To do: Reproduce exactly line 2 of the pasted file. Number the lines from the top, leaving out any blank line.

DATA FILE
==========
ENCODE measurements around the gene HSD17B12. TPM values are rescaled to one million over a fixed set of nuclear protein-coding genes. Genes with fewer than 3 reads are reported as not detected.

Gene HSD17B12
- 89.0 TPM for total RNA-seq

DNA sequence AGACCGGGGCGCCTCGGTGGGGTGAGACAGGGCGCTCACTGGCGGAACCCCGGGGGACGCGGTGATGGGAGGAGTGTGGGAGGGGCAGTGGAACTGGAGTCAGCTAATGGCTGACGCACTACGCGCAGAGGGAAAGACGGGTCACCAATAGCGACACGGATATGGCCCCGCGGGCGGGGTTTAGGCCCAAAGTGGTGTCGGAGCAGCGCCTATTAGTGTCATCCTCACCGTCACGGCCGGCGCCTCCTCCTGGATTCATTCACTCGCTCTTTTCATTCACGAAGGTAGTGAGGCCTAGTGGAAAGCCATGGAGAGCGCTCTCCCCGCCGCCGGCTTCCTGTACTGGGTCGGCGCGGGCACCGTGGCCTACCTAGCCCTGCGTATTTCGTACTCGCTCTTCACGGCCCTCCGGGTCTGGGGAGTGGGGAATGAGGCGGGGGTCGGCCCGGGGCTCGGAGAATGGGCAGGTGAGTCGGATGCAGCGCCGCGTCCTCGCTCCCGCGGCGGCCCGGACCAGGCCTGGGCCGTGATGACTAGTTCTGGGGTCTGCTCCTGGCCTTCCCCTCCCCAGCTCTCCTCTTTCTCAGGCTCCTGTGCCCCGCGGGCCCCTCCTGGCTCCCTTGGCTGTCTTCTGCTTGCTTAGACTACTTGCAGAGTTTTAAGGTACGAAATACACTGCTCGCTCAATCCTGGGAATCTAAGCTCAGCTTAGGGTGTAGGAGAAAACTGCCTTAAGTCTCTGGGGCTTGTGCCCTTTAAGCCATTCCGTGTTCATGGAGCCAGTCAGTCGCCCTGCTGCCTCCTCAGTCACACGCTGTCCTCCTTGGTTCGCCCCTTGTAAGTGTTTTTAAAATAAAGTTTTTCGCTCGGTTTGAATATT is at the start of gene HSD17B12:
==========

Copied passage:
Gene HSD17B12